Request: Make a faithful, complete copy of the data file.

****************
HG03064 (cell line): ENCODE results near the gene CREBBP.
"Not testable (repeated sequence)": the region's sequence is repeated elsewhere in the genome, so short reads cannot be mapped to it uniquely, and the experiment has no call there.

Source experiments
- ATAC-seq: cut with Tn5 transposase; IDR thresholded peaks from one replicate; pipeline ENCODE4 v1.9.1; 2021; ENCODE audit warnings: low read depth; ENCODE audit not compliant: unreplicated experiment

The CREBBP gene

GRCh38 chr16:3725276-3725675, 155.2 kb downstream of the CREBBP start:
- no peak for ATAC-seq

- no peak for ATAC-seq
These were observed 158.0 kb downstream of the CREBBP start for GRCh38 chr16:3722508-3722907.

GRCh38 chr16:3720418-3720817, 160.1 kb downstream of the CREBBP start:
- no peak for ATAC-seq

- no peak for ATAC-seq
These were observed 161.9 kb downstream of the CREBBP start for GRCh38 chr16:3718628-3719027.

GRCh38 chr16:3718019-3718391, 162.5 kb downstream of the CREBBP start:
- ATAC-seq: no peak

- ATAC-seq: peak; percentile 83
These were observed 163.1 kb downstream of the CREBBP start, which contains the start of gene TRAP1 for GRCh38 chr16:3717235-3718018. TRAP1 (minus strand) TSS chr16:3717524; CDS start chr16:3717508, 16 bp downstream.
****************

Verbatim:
HG03064 (cell line): ENCODE results near the gene CREBBP.
"Not testable (repeated sequence)": the region's sequence is repeated elsewhere in the genome, so short reads cannot be mapped to it uniquely, and the experiment has no call there.

Source experiments
- ATAC-seq: cut with Tn5 transposase; IDR thresholded peaks from one replicate; pipeline ENCODE4 v1.9.1; 2021; ENCODE audit warnings: low read depth; ENCODE audit not compliant: unreplicated experiment

The CREBBP gene

GRCh38 chr16:3725276-3725675, 155.2 kb downstream of the CREBBP start:
- no peak for ATAC-seq

- no peak for ATAC-seq
These were observed 158.0 kb downstream of the CREBBP start for GRCh38 chr16:3722508-3722907.

GRCh38 chr16:3720418-3720817, 160.1 kb downstream of the CREBBP start:
- no peak for ATAC-seq

- no peak for ATAC-seq
These were observed 161.9 kb downstream of the CREBBP start for GRCh38 chr16:3718628-3719027.

GRCh38 chr16:3718019-3718391, 162.5 kb downstream of the CREBBP start:
- ATAC-seq: no peak

- ATAC-seq: peak; percentile 83
These were observed 163.1 kb downstream of the CREBBP start, which contains the start of gene TRAP1 for GRCh38 chr16:3717235-3718018. TRAP1 (minus strand) TSS chr16:3717524; CDS start chr16:3717508, 16 bp downstream.